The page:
“Grand Bleu.”

That’s what the sign said above the empty space in the building next to The Taj. It was a very attractive sign too, bold white letters over a blue background, reminiscent of water. It appeared over a month ago and we all wondered what it was going to be. I crossed my fingers that it wasn’t going to be another Chinese souvenir shop full of trinkets.

A few weeks later the words 'New York Kitchen Bar' found their place on the sign. The prospect of a new restaurant was a welcome one. Even if the food was as average as the rest of the food on these islands, at least it would be something different. At the same time though, I couldn’t shake the feeling that the Chinese were behind this. They’re the only ones with money here at the moment, and that sign was a little too pretty compared to the eyesore that the rest of Koror has become.

A few weeks later the windows were pasted over with posters of the Manhattan skyline, and someone informed us that the restaurant was actually owned by a Korean. So I was close, Nothing against either nationality, but I’m sure they both know about the same of New York food. Hopefully I would be proved wrong.

Fletch took me out to dinner for my birthday and when he asked where I wanted to go, I replied, the new Grand Bleu place. I was very curious.

Grand Bleu chose the movie poster of the French freediving movie, “Le Grand Bleu,” as their logo or motif or what have you. I’m not sure what that film has to do with New York, but the movie poster was printed out on a sheet of white paper and taped to the front door. It also appeared on the front of the menus and on the backs of the employees’ tshirts.

The interior of the restaurant was very nicely done. Several of the walls were brick with various photographs of New York framed and hung (and a few of Chicago). The lighting was dimmed, the tables black, and the chairs upholstered in faux leather. To complete the nice atmosphere, a soundtrack of good lounge music was playing (so far the most American aspect of the place) . I haven’t heard anything aside from last year’s worst pop hits and auto-tuned, Palauan covers (of last year’s worst pop hits) since I’ve been here. Hearing Etta James’ At Last was, well, music to my ears.


Then we got to see the menus. I’ve only ever spent a couple of days in New York, but the first foods that come to mind are bagels and pizza. Maybe a good steak. On the entire menu, there was one semi-American option. New Yorkers, it is my duty to inform you that your food is being represented in Palau by meat spaghetti in tomato sauce. The rest of the options were all Korean, Japanese, and Chinese. I guess they were going for the whole melting-pot side of New York.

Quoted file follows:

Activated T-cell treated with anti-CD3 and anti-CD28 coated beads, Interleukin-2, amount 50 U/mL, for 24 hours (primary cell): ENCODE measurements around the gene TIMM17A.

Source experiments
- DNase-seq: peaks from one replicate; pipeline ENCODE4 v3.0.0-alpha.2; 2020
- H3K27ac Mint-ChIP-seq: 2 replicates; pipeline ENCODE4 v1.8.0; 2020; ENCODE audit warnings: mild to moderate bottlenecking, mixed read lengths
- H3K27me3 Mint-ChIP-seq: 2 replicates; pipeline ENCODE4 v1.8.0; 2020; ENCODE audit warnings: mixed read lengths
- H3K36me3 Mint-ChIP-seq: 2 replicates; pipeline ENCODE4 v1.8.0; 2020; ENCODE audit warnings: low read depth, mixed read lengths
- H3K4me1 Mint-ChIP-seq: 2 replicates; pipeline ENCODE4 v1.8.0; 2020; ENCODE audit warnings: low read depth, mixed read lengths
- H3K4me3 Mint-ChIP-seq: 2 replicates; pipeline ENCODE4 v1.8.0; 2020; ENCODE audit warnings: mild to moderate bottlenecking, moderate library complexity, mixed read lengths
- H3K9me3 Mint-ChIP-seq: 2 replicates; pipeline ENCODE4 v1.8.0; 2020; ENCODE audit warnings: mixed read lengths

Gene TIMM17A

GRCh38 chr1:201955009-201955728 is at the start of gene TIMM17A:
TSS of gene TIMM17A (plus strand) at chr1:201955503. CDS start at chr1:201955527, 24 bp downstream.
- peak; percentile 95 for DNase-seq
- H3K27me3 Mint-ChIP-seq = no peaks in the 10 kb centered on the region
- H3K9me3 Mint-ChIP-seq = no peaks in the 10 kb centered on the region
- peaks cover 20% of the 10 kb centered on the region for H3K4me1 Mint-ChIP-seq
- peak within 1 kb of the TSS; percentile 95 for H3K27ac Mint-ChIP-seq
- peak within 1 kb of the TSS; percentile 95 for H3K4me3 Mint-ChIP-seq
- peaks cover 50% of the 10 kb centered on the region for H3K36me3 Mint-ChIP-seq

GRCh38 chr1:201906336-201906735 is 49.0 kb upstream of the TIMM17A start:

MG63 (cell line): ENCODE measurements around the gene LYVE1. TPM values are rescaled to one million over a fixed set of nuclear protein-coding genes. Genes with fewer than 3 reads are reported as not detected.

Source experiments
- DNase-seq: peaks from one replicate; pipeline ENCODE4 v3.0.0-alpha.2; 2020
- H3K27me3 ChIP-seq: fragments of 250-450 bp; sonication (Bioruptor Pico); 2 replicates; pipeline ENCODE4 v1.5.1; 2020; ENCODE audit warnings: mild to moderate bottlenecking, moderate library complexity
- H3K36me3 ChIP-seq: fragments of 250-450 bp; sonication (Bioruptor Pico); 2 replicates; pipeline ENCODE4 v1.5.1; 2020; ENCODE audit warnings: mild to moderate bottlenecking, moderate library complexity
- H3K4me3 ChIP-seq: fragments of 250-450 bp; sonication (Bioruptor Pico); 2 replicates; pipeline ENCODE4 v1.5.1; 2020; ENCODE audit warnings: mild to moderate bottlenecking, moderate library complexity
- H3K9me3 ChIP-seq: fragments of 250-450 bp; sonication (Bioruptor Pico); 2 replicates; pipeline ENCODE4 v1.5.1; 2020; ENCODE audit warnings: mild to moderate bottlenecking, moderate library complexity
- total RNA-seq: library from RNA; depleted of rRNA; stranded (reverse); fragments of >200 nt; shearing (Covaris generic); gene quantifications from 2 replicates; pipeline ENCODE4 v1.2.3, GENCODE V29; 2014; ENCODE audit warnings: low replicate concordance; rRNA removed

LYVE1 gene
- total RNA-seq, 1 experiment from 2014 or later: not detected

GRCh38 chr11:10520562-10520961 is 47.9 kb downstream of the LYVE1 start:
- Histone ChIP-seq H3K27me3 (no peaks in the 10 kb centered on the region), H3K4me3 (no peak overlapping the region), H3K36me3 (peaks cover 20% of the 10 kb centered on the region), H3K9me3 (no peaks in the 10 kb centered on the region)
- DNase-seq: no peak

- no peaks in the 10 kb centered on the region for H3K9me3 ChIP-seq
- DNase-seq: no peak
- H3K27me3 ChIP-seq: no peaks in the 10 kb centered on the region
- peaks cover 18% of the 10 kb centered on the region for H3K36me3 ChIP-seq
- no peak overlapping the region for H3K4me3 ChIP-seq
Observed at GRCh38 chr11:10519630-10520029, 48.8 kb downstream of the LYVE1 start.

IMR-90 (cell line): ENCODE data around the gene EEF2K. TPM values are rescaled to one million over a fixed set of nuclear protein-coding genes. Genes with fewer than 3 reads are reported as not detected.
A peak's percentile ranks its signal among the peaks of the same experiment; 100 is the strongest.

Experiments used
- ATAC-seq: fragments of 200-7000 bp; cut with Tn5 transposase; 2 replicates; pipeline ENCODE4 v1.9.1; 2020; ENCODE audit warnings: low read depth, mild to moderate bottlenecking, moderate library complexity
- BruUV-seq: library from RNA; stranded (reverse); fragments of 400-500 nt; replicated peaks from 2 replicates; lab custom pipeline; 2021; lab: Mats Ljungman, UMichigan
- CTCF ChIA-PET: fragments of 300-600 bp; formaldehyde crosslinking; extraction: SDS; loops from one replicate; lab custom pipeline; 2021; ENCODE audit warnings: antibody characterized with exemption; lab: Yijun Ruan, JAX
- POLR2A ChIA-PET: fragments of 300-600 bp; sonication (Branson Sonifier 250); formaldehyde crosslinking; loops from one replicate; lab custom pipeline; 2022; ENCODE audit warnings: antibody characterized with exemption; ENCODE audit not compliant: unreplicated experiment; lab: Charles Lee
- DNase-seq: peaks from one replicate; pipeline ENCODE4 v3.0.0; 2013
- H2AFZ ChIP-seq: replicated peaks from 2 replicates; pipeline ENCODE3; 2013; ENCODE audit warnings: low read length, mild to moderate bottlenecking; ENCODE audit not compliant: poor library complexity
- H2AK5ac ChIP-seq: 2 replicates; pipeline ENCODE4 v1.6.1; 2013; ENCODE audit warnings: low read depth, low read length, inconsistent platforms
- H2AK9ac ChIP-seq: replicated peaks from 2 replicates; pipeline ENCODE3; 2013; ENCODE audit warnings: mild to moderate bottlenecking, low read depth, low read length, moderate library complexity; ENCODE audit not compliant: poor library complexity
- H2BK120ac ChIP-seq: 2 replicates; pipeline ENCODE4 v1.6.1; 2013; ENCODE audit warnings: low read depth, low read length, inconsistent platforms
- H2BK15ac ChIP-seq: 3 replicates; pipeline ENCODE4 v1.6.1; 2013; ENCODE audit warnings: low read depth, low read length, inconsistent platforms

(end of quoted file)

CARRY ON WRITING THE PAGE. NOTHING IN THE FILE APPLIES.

Knowing the owner was Korean, I went for the bibim-bap (bippity boppity boo) and ordered a glass of house red wine on the side. The server didn’t understand what I meant by ‘house wine’ so I just pointed to the cheapest glass on the menu (still more expensive then the meals). The drink that came out tasted like a Full Moon from Thailand. If you haven’t been to Thailand, Full Moon is a wine cooler you can find at 7-Eleven that comes in red, white, or rose. It is carbonated sugar water, well worth 30 baht, but not $9.

Fletch's Inari Zushi
My food though was exactly what I wanted! I got a bowl of rice with nice chopped green lettuce (not iceberg), cucumber shavings, shredded carrots, sliced mushrooms and a sunny side egg on top. I’ve seen the vegetable offerings at restaurants here and it leaves a lot to be desired. A few months back I was so desperate for something fresh that I ordered a mixed salad at Rock Island Cafe, even though I knew it would probably be a bad idea. They brought out a massive bowl that was topped off with sliced bell peppers and carrots, and for a moment I was thrilled for such a nice salad. After eating away that top layer though, I discovered that the rest of the punch-sized bowl was nothing but iceberg lettuce. Such a tease. If you want a good salad (over rice) go to Grand Bleu and order bibim-bap. I think it’s the freshest meal out I have had here. Add a little hot sauce and enjoy.

So Grand Bleu has absolutely nothing to do with New York aside from the photos on the walls, but the atmosphere is relaxing and the food makes a good, fresh, light meal. The drinks are way overpriced but that seems to be the norm here. It’s worth a visit.